Poplar. - In ancient times, the public places of Rome were decorated with rows of this tree, whence it came to be called Arbor populi, as being a tree peculiarly appropriated to the people. But Bullet asserts that the Poplar has obtained its name from the constant motion of the leaves, which "are in a perpetual state of agitation, like the populace." Populus alba, the Silver-leafed Abele, is a tree well adapted for shade, in barren soils, where other trees will not succeed. The tree is very objectionable on rich and valuable land, as it is very exhausting to the soil, throwing up numerous suckers, and making itself quite too common. For a protective belt of trees, on the barren shores of Cape Cod, and other similar locations, it is highly valuable. On an avenue like the Mill Dam leading from Boston Brookline, no tree could be substituted that would flourish so well. This road is built with marsh mud and gravel, and raised so high above the marsh that the suckers will not interfere with the adjoining land. These long lines of Abeles are very beautiful, when the leaves are agitated by the wind, and the silvery white of the under side is more fully contrasted with the green of the upper side. Populus tremuliformis. - American Aspen, or Trembling Poplar. - This is a well-known, small, graceful tree of our forests, remarkable for the continual agitation of its leaves by the slightest breath of wind. It resembles the P. tremula, or Aspen Poplar, of Great Britain, in this respect, as well as in its general appearance • and to which Walter Scott alludes in his lines:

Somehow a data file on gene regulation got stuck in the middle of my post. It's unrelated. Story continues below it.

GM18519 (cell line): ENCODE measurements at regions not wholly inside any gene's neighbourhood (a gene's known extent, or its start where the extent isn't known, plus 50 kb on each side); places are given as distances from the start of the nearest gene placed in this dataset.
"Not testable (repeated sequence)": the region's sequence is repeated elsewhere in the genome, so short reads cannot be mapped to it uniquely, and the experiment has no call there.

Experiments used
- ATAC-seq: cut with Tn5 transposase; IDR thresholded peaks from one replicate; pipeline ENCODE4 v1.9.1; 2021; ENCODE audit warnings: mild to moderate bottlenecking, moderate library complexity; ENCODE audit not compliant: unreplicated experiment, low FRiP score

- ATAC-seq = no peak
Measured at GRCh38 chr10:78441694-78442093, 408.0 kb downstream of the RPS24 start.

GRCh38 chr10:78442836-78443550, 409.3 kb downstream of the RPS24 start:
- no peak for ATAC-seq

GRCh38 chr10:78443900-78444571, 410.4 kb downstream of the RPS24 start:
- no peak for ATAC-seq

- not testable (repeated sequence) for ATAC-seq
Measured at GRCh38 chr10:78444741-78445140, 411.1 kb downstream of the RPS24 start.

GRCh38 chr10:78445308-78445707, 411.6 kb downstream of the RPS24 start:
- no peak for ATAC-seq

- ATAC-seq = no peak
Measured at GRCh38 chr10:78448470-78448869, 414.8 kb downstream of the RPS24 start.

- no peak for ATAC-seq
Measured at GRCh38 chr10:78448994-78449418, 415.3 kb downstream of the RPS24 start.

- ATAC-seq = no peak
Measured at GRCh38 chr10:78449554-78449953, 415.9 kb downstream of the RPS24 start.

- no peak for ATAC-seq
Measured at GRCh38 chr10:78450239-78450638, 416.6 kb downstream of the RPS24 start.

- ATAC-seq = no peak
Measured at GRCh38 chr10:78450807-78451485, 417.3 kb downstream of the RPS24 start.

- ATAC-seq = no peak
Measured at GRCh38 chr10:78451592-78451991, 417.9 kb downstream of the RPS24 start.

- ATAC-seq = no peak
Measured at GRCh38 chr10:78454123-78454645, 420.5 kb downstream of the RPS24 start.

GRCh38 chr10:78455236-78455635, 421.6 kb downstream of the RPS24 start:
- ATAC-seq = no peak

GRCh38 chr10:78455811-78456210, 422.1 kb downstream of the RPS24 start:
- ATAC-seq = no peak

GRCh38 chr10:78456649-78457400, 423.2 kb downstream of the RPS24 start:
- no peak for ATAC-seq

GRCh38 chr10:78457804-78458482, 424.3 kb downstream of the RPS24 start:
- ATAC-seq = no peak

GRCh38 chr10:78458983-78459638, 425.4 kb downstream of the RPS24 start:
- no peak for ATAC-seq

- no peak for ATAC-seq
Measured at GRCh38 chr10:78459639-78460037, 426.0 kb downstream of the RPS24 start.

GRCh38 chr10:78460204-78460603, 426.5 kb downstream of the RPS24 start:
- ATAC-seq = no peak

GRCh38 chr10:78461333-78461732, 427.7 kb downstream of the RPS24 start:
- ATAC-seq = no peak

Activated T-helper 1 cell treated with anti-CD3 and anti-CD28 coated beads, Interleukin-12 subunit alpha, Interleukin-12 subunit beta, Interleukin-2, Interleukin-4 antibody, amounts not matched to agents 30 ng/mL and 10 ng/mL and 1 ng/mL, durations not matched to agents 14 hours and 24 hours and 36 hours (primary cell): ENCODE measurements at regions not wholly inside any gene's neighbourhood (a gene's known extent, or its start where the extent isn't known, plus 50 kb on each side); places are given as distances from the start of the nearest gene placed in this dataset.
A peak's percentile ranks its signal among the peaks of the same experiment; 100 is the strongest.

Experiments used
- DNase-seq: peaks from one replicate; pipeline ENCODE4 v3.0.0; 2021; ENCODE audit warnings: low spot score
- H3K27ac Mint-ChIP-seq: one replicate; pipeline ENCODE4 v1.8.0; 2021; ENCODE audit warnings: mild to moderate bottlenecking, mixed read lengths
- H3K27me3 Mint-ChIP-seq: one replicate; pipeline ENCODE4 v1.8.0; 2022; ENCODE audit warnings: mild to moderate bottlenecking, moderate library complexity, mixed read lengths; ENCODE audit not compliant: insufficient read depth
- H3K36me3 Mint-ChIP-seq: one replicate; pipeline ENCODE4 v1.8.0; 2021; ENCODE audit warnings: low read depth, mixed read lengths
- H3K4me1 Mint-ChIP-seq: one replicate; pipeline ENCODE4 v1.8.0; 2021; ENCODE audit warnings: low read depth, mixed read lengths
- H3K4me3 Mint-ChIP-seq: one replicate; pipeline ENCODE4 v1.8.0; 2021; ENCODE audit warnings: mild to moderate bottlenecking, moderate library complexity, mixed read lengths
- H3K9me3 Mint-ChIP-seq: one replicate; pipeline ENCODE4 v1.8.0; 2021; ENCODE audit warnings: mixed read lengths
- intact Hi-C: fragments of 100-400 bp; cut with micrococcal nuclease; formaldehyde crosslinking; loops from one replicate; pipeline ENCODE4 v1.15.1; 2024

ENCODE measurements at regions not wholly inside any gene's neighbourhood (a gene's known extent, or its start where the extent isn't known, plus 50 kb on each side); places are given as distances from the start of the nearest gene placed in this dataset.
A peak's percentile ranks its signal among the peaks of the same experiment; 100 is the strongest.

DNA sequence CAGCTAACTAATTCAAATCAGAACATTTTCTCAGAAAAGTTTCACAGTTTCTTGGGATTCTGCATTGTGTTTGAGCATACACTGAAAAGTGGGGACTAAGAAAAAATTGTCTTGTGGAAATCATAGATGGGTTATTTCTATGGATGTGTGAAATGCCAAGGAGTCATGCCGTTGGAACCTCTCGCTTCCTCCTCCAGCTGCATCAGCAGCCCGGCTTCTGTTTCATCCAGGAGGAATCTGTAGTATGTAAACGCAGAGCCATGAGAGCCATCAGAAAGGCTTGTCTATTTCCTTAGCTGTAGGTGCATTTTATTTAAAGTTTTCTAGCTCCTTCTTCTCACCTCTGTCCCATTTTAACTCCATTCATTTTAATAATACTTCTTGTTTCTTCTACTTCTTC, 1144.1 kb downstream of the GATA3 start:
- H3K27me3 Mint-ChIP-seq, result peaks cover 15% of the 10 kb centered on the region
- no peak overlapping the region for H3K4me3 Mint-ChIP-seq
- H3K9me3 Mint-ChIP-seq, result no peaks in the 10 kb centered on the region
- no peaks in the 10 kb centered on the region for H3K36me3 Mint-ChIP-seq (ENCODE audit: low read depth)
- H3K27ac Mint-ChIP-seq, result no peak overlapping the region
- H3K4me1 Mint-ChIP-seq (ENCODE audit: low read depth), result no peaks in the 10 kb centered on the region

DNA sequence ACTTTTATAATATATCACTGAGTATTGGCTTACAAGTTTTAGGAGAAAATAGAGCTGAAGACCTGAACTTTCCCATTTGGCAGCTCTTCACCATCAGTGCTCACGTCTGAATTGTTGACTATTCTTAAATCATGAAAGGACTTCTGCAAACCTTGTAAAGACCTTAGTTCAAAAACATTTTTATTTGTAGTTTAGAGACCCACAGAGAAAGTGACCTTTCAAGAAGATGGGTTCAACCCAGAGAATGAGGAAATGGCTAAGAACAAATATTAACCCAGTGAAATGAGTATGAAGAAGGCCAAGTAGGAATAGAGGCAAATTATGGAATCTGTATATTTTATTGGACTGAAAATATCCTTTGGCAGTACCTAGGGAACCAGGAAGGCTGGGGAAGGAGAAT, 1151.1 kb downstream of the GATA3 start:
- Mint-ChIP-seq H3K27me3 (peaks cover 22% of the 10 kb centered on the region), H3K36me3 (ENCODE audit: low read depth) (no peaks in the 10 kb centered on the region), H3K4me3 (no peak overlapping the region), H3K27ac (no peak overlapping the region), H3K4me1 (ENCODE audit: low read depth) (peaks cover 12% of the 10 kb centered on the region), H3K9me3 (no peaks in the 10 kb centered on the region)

"O, woman ! in our hours of ease Uncertain, coy, and hard to please, And variable as the shade By the light quivering Aspen made; When pain or sickness rends the brow, A ministering angel thou."

The Weeping Poplar has been introduced from Europe, - probably a variety of P. tremula, - and is a desirable ornamental tree.

The Balm of Gilead and Lombardy Poplar were in great repute fifty years ago, but have had their day, and are generally rejected at the present time.*